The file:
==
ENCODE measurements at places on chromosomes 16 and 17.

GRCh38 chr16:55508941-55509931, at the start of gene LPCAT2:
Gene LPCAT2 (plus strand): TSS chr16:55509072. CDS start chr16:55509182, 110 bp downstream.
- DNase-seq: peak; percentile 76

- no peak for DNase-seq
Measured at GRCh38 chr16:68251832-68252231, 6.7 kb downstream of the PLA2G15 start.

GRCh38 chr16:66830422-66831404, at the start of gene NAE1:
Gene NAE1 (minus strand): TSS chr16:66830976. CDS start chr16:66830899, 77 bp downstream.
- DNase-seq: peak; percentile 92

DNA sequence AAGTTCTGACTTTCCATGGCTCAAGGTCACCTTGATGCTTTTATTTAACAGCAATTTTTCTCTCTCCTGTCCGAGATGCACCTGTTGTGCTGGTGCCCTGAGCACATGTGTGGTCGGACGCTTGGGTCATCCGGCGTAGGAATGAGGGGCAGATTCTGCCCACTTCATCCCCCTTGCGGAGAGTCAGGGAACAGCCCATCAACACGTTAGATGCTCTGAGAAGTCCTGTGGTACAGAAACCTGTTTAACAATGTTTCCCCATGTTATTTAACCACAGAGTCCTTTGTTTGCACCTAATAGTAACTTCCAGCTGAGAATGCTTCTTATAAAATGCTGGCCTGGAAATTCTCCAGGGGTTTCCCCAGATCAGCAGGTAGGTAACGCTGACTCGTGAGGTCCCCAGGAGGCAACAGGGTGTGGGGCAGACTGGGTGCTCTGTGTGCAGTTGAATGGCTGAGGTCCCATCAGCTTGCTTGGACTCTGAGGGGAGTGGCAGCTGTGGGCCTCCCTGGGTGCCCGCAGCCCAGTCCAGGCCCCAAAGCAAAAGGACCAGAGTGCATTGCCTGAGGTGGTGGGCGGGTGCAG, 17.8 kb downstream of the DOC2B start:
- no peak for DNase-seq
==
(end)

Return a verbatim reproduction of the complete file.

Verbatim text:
ENCODE measurements at places on chromosomes 16 and 17.

GRCh38 chr16:55508941-55509931, at the start of gene LPCAT2:
Gene LPCAT2 (plus strand): TSS chr16:55509072. CDS start chr16:55509182, 110 bp downstream.
- DNase-seq: peak; percentile 76

- no peak for DNase-seq
Measured at GRCh38 chr16:68251832-68252231, 6.7 kb downstream of the PLA2G15 start.

GRCh38 chr16:66830422-66831404, at the start of gene NAE1:
Gene NAE1 (minus strand): TSS chr16:66830976. CDS start chr16:66830899, 77 bp downstream.
- DNase-seq: peak; percentile 92

DNA sequence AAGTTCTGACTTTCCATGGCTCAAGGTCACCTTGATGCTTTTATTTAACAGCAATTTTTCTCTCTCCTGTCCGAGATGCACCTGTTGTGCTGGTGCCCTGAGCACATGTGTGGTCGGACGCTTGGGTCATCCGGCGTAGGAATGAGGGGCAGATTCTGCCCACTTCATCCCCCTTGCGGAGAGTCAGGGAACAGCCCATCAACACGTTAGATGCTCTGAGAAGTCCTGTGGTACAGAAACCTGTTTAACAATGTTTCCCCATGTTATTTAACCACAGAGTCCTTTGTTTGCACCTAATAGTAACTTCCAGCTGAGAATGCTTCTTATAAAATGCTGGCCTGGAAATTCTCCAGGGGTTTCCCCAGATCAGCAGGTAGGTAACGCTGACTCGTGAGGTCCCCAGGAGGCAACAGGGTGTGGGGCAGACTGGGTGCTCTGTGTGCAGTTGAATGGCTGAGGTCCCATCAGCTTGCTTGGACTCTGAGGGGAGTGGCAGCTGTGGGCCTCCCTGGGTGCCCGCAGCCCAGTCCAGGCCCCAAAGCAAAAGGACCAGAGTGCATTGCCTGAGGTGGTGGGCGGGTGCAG, 17.8 kb downstream of the DOC2B start:
- no peak for DNase-seq